Some of you may have heard on The Readers that I struggled with bookshops in Washington initially. Everyone said I would love Politics and Prose, and I probably would have if it hadn’t been for the fact a member of staff who had been hacking up phlegmy coughs as we perused was then incredibly rude to a customer on the phone and so I decided it wasn’t for me. However that all changed when Thomas took me to Books for America before his Spanish class where I found some gems which lead me to leaving The Goldfinch in Thomas’ spare room.

Life After Life by Jill McCorkle is a book I heard about on some US blogs and possibly Books on the Nightstand around the time that Life After Life by Kate Atkinson came out. It sounded right up my street as it is set in an old people’s homes and as I mentioned in my review of The Long Road I have a thing about old people’s homes as a setting, not as some strange fetish just to clarify again. It was also mentioned soooo fondly at Booktopia I had been hunting it in bookshops and not found it, then Thomas came up with it for just $4 and for a charity, oh hello!

I then also saw two of Truman Capote’s books that I don’t own and couldn’t leave without at such a bargain price as I love his writing so much. Music for Chameleons is a collection of some of his reportage and gossipy tales. Discussions smoking with his cleaner and trading sexual gossip with Marilyn Monroe were mentioned on the back. Sold. I also got A Christmas Memory as I love reading Christmas based tales at Christmas and this is three in one which I can sneakily hideaway with when the family get too much (we are at my mother’s this year, so probably on day two) if they do. Coughs.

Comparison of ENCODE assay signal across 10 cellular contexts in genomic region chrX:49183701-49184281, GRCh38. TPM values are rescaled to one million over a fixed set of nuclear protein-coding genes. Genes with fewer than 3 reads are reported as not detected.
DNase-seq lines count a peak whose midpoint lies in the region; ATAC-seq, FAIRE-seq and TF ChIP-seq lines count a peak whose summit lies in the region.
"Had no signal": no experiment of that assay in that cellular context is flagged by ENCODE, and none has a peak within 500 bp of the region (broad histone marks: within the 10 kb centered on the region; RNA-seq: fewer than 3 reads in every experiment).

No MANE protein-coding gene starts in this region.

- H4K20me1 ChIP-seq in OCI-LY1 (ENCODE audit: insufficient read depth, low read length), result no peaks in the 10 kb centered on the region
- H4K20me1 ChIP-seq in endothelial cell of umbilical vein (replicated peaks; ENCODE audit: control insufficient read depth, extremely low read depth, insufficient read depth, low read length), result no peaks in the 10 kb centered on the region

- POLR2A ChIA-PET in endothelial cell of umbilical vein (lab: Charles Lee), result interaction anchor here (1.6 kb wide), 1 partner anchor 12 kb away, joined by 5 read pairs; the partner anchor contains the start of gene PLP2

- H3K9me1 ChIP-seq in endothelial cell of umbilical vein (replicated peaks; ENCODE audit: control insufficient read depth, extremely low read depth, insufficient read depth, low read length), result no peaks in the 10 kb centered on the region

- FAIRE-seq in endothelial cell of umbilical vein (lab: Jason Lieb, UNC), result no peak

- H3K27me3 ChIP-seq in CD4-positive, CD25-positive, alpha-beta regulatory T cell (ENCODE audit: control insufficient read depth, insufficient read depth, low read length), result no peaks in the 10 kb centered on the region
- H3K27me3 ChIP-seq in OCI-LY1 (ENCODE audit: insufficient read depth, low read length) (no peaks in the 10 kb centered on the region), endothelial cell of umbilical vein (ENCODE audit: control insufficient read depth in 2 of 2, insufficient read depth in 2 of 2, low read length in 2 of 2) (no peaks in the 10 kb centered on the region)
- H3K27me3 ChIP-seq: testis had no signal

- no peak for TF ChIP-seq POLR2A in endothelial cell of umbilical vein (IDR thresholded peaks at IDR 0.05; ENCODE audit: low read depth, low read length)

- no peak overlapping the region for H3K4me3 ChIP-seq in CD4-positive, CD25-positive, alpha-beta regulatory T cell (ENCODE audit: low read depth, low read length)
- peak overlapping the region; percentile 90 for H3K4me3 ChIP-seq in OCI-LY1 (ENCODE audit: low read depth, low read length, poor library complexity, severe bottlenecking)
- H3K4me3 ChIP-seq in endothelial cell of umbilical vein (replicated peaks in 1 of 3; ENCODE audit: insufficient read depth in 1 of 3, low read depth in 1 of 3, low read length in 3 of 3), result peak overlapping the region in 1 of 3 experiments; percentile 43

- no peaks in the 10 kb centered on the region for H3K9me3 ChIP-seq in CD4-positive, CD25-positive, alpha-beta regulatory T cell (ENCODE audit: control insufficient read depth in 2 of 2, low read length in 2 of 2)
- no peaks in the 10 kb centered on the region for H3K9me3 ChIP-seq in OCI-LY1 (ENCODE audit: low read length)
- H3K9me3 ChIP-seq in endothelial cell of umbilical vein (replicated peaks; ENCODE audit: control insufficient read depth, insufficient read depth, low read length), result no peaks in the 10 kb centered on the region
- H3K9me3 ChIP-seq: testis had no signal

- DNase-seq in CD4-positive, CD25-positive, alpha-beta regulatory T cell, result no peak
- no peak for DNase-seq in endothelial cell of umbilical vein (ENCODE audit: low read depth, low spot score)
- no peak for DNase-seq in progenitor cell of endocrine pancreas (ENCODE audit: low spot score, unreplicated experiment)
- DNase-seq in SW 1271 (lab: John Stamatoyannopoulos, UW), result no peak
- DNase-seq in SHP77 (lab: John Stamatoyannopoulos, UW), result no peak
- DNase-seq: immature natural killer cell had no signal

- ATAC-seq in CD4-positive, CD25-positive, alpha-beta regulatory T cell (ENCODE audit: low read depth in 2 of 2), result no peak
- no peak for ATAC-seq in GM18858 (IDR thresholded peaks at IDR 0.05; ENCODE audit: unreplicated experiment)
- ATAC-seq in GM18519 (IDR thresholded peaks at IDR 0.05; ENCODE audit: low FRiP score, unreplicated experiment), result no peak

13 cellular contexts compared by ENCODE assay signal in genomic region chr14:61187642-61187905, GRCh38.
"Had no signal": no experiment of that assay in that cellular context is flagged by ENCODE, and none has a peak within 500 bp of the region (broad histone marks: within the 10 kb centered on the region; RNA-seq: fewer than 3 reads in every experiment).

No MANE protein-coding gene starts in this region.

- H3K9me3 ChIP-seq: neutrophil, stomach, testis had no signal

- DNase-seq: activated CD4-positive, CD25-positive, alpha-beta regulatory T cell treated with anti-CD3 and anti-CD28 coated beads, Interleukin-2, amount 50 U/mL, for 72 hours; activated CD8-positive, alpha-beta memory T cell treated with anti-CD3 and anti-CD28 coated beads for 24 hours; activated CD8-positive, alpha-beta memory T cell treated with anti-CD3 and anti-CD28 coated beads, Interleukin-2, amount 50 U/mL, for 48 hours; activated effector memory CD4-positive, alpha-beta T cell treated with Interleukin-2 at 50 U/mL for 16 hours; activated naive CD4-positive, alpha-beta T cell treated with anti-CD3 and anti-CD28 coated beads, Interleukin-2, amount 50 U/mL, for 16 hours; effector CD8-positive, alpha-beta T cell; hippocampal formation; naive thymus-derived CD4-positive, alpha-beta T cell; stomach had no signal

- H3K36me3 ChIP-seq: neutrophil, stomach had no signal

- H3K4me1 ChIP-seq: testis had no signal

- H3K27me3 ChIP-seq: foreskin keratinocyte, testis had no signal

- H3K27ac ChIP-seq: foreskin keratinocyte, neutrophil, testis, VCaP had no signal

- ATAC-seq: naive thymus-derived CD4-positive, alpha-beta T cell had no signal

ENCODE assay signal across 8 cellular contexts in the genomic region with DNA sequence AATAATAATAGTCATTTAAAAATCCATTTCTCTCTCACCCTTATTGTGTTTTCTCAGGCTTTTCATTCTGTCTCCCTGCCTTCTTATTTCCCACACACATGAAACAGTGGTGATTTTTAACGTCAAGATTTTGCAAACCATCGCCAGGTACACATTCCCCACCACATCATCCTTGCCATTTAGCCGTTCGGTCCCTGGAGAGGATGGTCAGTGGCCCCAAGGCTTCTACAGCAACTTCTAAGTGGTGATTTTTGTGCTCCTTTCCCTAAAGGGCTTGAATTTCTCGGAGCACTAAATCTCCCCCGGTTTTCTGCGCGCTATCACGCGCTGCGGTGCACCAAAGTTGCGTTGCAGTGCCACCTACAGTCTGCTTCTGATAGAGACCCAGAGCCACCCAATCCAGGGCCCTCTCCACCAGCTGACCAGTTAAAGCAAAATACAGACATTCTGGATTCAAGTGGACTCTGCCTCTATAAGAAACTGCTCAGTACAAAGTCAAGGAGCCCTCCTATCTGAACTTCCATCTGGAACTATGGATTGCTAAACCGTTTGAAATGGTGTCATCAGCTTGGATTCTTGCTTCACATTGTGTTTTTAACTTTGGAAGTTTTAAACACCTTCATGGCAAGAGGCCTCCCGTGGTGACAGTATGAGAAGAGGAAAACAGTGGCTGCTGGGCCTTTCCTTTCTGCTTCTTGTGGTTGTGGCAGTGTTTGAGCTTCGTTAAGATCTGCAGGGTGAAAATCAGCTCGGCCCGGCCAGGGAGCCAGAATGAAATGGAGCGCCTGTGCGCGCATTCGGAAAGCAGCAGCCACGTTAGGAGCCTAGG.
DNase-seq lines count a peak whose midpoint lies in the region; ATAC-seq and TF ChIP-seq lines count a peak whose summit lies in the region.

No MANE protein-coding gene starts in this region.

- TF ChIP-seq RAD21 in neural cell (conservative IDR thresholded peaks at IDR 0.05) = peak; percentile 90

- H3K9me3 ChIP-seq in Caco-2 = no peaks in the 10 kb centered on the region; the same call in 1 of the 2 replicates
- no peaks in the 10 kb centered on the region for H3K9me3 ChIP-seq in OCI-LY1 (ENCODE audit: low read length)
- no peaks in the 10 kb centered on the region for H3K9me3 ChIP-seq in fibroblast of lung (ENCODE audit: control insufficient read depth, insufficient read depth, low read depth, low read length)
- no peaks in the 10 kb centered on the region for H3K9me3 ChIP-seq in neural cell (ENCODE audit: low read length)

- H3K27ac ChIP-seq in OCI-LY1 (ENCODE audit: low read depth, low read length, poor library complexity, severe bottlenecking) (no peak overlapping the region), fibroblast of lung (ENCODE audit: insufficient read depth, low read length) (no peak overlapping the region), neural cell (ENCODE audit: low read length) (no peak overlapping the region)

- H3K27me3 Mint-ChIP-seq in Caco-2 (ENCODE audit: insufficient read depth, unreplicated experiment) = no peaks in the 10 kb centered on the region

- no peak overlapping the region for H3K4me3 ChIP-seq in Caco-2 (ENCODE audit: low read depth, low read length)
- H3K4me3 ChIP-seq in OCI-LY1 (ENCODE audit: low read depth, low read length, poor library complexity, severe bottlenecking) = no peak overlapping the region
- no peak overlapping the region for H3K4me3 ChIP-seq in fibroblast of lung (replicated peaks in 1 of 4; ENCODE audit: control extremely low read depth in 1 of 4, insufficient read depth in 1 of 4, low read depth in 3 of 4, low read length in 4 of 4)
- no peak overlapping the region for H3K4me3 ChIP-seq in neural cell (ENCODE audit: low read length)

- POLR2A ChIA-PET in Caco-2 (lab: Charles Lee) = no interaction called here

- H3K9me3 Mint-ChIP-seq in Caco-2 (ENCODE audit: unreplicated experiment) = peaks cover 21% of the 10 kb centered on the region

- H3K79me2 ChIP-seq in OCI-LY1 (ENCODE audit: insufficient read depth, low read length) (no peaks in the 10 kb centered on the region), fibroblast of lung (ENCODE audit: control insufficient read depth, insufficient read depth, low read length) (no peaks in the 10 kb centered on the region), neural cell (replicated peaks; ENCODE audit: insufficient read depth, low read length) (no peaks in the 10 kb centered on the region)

The final four books came from the most infamous bookstore in NYC, The Strand, which I visited on my penultimate day and so felt I could go crazy in. Initially I thought I might go crazy at how big it was, then I couldn’t find any fiction books apart from the tables at the front… then I actually found the map and all became clearer. Well after I had decoded the symbols they use to illustrate different sections. If you ever go to NYC you have to go to The Strand, its endless and books are slightly discounted in the main fiction and downstairs there is a secret section where some hardbacks are half price, legendary.